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How Energy Will Drive Everything in 2016

How Energy Will Drive Everything in 2016

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Wednesday, 06 January 2016 08:33 AM Current | Bio | Archive


The calendar is a relentless foe. No matter what you do, it keeps marching forward. Now it’s pushed us into 2016. What will the new year bring?

I think energy will be the common theme for much of this year’s financial news.  Just as blood flows through all your body, energy powers the world economy.

Supply/demand factors are bearish for both crude oil and natural gas. That should keep prices weak in 2016.

On the supply side, Saudi Arabia is no longer the swing producer. The OPEC cartel is dead; they just haven’t buried it yet. Iran will add yet more supply when it escapes economic sanctions, which should be soon.

Worse for OPEC, many struggling American energy producers break even in the $50-$60 range. They will uncap suspended production if crude gets that high. That puts a firm ceiling on the oil price.

Meanwhile, China’s diminishing demand for both energy and raw materials will weigh on commodity-exporting nations. Saudi Arabia and Russia will be especially problematic.

A wide assortment of global problems will emerge from this situation.

The Saudis, long accustomed to buying stability with oil proceeds, are finding that plan has limits. Vladimir Putin has a similar problem in Russia. He needs to keep Europe dependent on his natural gas, and to do so he is fomenting unrest in the border zone between the Middle East and his current customers. Hence, his defense of Syria’s Bashar Assad against Saudi-funded rebel groups.

Continuing conflict in Syria – which spills over into parts of Iraq and Turkey – will ensure a steady stream of refugees seeking entry to Europe. Angela Merkel’s open arms notwithstanding, people in Germany, France and the rest of the continent think they have helped enough. This will empower anti-immigration and nationalist movements throughout Europe.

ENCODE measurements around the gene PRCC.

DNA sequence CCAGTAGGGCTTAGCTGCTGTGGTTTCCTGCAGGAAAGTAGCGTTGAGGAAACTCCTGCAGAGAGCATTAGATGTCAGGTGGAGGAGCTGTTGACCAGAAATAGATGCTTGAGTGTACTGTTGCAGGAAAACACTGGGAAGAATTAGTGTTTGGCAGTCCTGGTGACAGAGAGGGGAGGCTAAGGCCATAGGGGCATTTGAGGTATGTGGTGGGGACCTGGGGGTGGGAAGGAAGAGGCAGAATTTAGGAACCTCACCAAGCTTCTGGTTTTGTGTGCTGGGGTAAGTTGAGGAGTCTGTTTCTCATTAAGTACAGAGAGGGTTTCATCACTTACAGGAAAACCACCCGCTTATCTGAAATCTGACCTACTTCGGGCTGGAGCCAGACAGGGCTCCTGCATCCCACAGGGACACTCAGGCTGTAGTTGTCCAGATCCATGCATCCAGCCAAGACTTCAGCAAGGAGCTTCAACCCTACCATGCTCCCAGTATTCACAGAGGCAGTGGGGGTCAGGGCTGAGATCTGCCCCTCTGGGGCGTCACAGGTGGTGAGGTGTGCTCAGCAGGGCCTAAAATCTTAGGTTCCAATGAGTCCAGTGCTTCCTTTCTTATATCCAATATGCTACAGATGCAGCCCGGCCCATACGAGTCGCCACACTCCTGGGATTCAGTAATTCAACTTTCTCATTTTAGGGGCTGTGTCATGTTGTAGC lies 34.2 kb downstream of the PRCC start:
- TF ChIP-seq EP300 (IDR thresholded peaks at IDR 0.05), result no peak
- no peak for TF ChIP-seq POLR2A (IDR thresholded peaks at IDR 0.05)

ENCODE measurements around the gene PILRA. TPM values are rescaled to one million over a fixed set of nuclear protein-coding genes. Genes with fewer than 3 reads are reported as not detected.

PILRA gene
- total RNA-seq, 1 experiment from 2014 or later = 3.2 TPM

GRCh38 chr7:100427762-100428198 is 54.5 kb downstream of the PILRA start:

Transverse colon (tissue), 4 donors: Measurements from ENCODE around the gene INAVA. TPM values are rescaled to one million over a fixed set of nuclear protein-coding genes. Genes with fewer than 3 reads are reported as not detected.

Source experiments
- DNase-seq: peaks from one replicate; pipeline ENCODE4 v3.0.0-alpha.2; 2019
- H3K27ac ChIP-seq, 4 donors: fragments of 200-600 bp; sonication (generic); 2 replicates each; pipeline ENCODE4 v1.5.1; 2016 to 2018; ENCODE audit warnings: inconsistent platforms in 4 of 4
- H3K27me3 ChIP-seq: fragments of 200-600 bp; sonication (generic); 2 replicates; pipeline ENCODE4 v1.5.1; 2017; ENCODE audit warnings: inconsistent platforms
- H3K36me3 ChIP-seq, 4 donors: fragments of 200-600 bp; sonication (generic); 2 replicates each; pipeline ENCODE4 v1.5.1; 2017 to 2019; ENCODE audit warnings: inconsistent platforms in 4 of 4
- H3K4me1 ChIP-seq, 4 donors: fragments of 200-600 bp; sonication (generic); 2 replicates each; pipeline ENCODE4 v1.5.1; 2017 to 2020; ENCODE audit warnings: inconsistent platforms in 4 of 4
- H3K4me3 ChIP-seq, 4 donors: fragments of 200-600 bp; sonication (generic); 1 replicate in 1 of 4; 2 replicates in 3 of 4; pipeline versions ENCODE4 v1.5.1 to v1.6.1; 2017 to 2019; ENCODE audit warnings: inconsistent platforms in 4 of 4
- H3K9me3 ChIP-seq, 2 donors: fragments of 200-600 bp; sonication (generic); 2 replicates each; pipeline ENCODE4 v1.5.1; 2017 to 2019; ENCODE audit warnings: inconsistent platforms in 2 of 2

Those parties tend not to like the whole “united Europe” idea. That means the already-strained alliance will face more pressure. I was wrong about 2015 being "The Year the Euro Dies," but 2016 will bring the currency union closer to its end.

Another consequence: defense spending growth. Europe is re-arming. So is Japan. The Saudis will keep bombing Yemen and ISIS will not go away quietly. The defense sector was a rare bright spot in 2015 markets and is set to do the same again.

Ironically, we may also see solar and other renewable energy stocks rally despite low fossil fuel prices. The last-minute GOP spending bill extended subsidies that were set to expire at the end of 2015. This is another blow the conventional energy sector doesn’t need right now.

Cheap energy limits inflation, which will make it very hard for the Federal Reserve to deliver the four rate hikes its “dot plots” project this year. Election-year rhetoric will keep investors nervous even if we don’t see any more Paris-like terror attacks.

We just finished a year in which few asset classes showed any significant return. Will 2016 be better? Maybe – but it could also be another year when investors are glad just to break-even.

Patrick Watson is an Austin-based financial writer. Follow him on Twitter @PatrickW

To read more of his insights, CLICK HERE NOW.

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The calendar is a relentless foe. No matter what you do, it keeps marching forward. Now it's pushed us into 2016. What will the new year bring?
Energy, sotkcs, invest, economy
527
2016-33-06
Wednesday, 06 January 2016 08:33 AM
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